Recently OPSEU was at York Central Hospital to make a video about the work done by hospital support staff.
That included time spent in the kitchen, where staff told us about their switch to fresh food service, which they say is a hit among patients. Not only are they turning their back on the rethermalized mush that is the horror of most hospital patients, but are offering a choice of delicious freshly prepared meals.
“Gone are generic and reheated meals,” Director of Food Services Cyril Saunders told yorkregion.com, “in their place are made-from-scratch meals that patients order based on their preferences as well as their dietary needs.”
Food services “hosts” take orders from patients using hand-held tablets. The host sends the order to the kitchen and later delivers it to the patient.
The hospital anticipates that the new program will dramatically reduce food waste.
Meanwhile, in the part of the province where much of this food is grown, the South Bruce Grey Health Centre continues to defy the move to fresh by completing their plan to replace local food with the kind of rethermalized content that has failed in so many other locations.
Many community members are complaining in the local media, pointing to a September letter authored by 12 local doctors.
The doctors write that the “patients are not eating the stuff” claiming that the current food does not meet the minimum dietary standards for a hospital.
When SBGHC switched to retherm, they also replaced the cafeterias with vending machines, leaving hospital staff with nowhere to access their own meals.
“Admittedly secondary to patient considerations,” the letter states, “the staff, from nurses to physicians to food services and maintenance staff are left as isolated, fend for yourself individuals when it comes to food, all the while trying to cope with the requirements of their positions.”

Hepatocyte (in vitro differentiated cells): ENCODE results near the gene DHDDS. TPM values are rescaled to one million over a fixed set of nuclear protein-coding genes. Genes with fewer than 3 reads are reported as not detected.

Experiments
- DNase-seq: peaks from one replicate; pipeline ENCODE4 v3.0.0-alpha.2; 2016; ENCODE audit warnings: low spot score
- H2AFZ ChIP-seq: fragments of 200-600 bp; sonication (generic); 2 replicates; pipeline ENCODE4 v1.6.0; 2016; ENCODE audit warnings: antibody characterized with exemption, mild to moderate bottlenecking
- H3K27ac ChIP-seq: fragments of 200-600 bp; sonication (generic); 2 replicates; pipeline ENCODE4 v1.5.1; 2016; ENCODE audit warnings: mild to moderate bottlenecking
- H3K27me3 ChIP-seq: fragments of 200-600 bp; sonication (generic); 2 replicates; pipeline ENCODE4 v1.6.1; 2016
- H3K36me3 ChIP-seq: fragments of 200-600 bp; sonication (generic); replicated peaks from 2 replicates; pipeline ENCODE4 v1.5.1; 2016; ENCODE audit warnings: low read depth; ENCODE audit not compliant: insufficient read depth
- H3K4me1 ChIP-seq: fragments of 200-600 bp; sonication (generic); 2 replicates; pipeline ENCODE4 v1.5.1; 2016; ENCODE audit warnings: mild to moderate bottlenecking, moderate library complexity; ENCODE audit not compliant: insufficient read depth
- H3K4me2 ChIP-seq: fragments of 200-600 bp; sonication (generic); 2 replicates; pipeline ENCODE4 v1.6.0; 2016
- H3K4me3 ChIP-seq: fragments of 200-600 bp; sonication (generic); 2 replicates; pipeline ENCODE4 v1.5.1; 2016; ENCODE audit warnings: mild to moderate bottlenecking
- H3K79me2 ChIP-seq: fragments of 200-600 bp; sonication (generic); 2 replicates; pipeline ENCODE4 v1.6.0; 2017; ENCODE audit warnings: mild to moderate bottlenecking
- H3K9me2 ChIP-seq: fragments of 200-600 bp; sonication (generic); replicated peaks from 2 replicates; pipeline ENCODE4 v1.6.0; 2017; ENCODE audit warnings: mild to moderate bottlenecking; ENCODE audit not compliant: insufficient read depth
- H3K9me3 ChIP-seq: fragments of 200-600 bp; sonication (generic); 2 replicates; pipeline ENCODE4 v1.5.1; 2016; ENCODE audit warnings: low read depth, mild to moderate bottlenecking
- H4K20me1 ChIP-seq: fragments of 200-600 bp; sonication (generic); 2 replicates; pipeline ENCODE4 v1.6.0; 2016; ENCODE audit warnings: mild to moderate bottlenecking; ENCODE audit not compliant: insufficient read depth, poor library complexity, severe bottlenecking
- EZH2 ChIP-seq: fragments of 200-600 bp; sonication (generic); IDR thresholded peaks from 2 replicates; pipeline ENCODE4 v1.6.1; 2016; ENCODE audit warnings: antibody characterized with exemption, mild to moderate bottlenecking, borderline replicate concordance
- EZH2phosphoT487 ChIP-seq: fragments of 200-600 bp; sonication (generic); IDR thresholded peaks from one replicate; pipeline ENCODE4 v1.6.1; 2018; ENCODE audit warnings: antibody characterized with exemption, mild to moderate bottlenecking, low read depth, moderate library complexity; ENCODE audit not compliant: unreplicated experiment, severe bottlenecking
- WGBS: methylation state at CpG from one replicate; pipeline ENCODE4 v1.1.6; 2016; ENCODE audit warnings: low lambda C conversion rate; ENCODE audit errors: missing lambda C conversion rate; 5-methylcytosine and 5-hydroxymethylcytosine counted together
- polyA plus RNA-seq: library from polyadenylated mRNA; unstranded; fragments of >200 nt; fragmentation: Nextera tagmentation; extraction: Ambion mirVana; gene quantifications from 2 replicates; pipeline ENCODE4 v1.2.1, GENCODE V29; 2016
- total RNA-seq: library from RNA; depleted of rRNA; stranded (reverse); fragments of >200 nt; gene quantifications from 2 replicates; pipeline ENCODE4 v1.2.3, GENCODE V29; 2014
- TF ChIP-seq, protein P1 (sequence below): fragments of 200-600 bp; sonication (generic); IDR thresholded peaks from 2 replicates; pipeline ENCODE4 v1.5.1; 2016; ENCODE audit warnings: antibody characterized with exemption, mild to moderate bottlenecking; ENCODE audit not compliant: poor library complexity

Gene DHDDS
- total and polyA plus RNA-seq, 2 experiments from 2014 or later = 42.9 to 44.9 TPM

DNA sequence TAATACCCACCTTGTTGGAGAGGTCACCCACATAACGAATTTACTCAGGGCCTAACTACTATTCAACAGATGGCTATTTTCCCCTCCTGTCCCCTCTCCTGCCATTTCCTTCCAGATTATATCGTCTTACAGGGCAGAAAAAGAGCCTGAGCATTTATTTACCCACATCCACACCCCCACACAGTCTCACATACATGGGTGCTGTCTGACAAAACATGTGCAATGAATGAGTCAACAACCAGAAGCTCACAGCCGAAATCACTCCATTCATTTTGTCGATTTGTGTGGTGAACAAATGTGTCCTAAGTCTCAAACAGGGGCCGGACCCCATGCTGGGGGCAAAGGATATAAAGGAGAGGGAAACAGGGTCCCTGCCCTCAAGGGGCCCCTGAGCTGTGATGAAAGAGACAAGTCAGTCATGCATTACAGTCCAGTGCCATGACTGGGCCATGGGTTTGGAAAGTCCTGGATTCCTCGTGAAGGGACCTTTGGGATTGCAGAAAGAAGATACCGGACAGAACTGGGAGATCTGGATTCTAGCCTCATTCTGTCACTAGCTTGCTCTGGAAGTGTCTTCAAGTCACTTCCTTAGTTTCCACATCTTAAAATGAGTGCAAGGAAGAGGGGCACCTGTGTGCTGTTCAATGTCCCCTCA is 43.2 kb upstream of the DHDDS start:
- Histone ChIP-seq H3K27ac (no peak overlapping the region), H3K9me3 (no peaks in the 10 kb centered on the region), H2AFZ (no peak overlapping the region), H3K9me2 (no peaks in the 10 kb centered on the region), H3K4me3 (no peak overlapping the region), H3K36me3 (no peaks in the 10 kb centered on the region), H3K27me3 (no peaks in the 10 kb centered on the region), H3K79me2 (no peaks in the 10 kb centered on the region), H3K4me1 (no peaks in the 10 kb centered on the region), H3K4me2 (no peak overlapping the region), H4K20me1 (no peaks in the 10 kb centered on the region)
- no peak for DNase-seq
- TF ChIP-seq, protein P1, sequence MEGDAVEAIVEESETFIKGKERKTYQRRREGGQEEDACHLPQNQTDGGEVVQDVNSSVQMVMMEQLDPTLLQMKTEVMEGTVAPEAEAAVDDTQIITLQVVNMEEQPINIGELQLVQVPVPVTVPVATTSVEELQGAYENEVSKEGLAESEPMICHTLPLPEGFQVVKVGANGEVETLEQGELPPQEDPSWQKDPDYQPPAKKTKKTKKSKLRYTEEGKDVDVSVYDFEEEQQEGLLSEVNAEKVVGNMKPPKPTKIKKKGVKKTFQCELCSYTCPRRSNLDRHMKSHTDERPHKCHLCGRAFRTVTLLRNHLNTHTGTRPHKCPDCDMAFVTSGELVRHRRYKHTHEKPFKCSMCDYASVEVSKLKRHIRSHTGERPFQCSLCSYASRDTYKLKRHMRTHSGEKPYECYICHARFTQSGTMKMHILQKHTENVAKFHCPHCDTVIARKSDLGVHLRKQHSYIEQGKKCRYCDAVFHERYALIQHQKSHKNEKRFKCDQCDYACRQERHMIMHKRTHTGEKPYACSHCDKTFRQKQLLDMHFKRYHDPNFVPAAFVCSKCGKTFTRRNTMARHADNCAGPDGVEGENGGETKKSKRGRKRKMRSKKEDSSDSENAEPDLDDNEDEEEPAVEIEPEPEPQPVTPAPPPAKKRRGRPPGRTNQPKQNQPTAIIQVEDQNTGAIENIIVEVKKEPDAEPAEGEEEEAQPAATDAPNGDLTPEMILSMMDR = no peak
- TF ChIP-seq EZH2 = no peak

The docs also complained about new gates to access parking at the hospital, which also impedes access to the emergency department.
York Central is more than ten times larger than a rural hospital like SBGHC and with that size come ten times the resources (more actually). This is an irresponsible and inflammatory comparison.
Is it? The docs at SBGHC would appear to disagree. Are you saying that patients at small rural hospitals should have terrible rethermalized food while large urban hospitals should have the kind of food that is healthier for patients and reduces food waste? The retherm process strips much of the nutrients out of these foods, and if people don’t eat it, they don’t get any nutrients. This hardly encourages recovery, and the longer they stay in hospital, well, are you really saving money at that point?
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